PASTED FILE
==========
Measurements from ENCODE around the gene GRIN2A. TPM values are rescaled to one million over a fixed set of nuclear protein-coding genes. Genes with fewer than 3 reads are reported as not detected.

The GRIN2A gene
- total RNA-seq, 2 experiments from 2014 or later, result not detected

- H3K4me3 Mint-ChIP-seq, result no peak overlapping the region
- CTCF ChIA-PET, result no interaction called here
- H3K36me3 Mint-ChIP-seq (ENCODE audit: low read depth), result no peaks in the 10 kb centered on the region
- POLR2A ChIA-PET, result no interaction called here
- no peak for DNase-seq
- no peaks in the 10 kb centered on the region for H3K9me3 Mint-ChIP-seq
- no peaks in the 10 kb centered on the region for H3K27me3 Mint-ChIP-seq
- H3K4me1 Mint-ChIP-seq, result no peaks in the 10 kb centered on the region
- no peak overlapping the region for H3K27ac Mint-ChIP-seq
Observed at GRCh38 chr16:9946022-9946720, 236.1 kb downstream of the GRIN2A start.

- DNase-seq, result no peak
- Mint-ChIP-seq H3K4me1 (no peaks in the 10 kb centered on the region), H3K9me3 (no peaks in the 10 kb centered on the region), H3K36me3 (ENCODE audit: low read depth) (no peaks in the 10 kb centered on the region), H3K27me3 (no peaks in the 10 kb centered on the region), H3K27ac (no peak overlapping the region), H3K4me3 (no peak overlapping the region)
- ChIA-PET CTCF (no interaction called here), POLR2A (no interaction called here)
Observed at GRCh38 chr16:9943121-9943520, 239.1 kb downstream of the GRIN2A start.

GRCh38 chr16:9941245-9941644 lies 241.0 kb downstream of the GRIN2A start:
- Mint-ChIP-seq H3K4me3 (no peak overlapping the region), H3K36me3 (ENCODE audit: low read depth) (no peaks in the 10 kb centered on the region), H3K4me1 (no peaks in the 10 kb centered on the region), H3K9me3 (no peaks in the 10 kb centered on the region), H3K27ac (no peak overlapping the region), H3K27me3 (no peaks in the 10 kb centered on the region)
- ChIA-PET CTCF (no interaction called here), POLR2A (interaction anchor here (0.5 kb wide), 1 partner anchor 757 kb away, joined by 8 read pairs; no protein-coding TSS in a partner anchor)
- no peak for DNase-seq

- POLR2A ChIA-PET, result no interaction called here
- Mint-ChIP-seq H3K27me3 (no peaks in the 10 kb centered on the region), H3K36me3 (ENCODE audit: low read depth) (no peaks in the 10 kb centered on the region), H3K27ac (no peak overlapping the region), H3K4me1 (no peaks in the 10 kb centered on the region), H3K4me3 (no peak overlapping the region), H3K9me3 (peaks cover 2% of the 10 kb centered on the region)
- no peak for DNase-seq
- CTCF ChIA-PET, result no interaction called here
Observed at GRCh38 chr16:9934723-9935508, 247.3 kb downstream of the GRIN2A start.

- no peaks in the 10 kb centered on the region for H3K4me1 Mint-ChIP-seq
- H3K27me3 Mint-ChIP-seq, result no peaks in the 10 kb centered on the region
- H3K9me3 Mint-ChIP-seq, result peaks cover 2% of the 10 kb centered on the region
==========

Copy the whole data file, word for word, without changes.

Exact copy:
Measurements from ENCODE around the gene GRIN2A. TPM values are rescaled to one million over a fixed set of nuclear protein-coding genes. Genes with fewer than 3 reads are reported as not detected.

The GRIN2A gene
- total RNA-seq, 2 experiments from 2014 or later, result not detected

- H3K4me3 Mint-ChIP-seq, result no peak overlapping the region
- CTCF ChIA-PET, result no interaction called here
- H3K36me3 Mint-ChIP-seq (ENCODE audit: low read depth), result no peaks in the 10 kb centered on the region
- POLR2A ChIA-PET, result no interaction called here
- no peak for DNase-seq
- no peaks in the 10 kb centered on the region for H3K9me3 Mint-ChIP-seq
- no peaks in the 10 kb centered on the region for H3K27me3 Mint-ChIP-seq
- H3K4me1 Mint-ChIP-seq, result no peaks in the 10 kb centered on the region
- no peak overlapping the region for H3K27ac Mint-ChIP-seq
Observed at GRCh38 chr16:9946022-9946720, 236.1 kb downstream of the GRIN2A start.

- DNase-seq, result no peak
- Mint-ChIP-seq H3K4me1 (no peaks in the 10 kb centered on the region), H3K9me3 (no peaks in the 10 kb centered on the region), H3K36me3 (ENCODE audit: low read depth) (no peaks in the 10 kb centered on the region), H3K27me3 (no peaks in the 10 kb centered on the region), H3K27ac (no peak overlapping the region), H3K4me3 (no peak overlapping the region)
- ChIA-PET CTCF (no interaction called here), POLR2A (no interaction called here)
Observed at GRCh38 chr16:9943121-9943520, 239.1 kb downstream of the GRIN2A start.

GRCh38 chr16:9941245-9941644 lies 241.0 kb downstream of the GRIN2A start:
- Mint-ChIP-seq H3K4me3 (no peak overlapping the region), H3K36me3 (ENCODE audit: low read depth) (no peaks in the 10 kb centered on the region), H3K4me1 (no peaks in the 10 kb centered on the region), H3K9me3 (no peaks in the 10 kb centered on the region), H3K27ac (no peak overlapping the region), H3K27me3 (no peaks in the 10 kb centered on the region)
- ChIA-PET CTCF (no interaction called here), POLR2A (interaction anchor here (0.5 kb wide), 1 partner anchor 757 kb away, joined by 8 read pairs; no protein-coding TSS in a partner anchor)
- no peak for DNase-seq

- POLR2A ChIA-PET, result no interaction called here
- Mint-ChIP-seq H3K27me3 (no peaks in the 10 kb centered on the region), H3K36me3 (ENCODE audit: low read depth) (no peaks in the 10 kb centered on the region), H3K27ac (no peak overlapping the region), H3K4me1 (no peaks in the 10 kb centered on the region), H3K4me3 (no peak overlapping the region), H3K9me3 (peaks cover 2% of the 10 kb centered on the region)
- no peak for DNase-seq
- CTCF ChIA-PET, result no interaction called here
Observed at GRCh38 chr16:9934723-9935508, 247.3 kb downstream of the GRIN2A start.

- no peaks in the 10 kb centered on the region for H3K4me1 Mint-ChIP-seq
- H3K27me3 Mint-ChIP-seq, result no peaks in the 10 kb centered on the region
- H3K9me3 Mint-ChIP-seq, result peaks cover 2% of the 10 kb centered on the region